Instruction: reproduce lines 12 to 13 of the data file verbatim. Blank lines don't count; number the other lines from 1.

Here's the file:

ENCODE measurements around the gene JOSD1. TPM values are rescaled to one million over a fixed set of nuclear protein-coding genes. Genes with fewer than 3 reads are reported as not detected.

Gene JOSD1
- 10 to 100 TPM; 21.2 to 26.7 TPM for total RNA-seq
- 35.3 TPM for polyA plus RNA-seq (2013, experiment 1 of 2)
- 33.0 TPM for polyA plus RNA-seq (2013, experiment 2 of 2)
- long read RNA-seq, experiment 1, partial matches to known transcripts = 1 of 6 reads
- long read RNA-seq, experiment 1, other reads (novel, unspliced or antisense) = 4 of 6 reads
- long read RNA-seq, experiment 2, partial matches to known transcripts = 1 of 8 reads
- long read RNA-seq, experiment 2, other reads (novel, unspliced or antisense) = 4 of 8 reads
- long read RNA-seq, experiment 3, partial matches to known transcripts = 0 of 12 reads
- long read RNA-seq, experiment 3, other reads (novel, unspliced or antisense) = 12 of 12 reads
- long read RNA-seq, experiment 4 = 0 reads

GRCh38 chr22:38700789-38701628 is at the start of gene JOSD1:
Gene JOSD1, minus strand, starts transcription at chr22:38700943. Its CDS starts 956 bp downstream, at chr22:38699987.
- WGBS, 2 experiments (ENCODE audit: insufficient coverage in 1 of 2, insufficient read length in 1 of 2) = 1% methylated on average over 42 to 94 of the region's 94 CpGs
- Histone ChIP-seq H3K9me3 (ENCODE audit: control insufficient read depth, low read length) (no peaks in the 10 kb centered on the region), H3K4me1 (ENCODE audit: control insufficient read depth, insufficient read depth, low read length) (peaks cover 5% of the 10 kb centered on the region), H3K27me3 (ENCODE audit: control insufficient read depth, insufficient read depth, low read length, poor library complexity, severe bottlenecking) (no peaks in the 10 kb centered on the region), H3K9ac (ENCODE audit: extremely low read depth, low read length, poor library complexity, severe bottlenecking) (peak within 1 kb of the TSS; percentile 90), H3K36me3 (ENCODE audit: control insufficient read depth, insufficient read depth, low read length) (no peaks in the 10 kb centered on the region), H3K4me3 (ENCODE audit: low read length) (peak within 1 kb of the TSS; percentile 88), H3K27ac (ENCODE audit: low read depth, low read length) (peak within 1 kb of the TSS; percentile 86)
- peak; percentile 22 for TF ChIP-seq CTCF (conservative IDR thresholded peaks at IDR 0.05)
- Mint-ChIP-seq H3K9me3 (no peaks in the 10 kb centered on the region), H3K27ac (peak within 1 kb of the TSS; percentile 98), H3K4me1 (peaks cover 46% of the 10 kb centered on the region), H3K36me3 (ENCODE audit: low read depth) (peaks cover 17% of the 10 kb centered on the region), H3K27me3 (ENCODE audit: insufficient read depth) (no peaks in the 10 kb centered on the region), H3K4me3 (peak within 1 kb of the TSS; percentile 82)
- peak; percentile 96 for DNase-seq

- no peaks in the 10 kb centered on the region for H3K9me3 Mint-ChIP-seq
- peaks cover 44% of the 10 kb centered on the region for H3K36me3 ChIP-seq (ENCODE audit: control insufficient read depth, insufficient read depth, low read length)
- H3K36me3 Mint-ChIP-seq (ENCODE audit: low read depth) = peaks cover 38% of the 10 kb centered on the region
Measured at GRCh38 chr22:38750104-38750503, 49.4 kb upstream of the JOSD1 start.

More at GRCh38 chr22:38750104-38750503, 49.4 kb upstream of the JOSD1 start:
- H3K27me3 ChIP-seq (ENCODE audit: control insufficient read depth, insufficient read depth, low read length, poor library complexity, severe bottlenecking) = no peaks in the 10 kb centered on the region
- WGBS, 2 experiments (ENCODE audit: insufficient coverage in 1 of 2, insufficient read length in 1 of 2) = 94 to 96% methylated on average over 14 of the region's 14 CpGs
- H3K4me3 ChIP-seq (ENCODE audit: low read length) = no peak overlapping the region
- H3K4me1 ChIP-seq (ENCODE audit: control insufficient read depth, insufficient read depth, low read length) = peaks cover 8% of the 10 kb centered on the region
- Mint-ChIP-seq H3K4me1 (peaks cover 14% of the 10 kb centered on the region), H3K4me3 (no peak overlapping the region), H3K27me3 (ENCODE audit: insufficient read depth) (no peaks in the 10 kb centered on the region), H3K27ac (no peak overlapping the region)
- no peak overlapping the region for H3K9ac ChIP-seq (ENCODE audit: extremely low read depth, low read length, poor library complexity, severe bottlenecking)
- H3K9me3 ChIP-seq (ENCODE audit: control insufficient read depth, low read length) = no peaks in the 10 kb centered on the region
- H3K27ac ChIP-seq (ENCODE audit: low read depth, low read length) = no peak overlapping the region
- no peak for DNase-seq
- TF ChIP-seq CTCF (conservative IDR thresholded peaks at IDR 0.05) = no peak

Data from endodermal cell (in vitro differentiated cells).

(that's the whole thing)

- long read RNA-seq, experiment 4 = 0 reads

GRCh38 chr22:38700789-38701628 is at the start of gene JOSD1: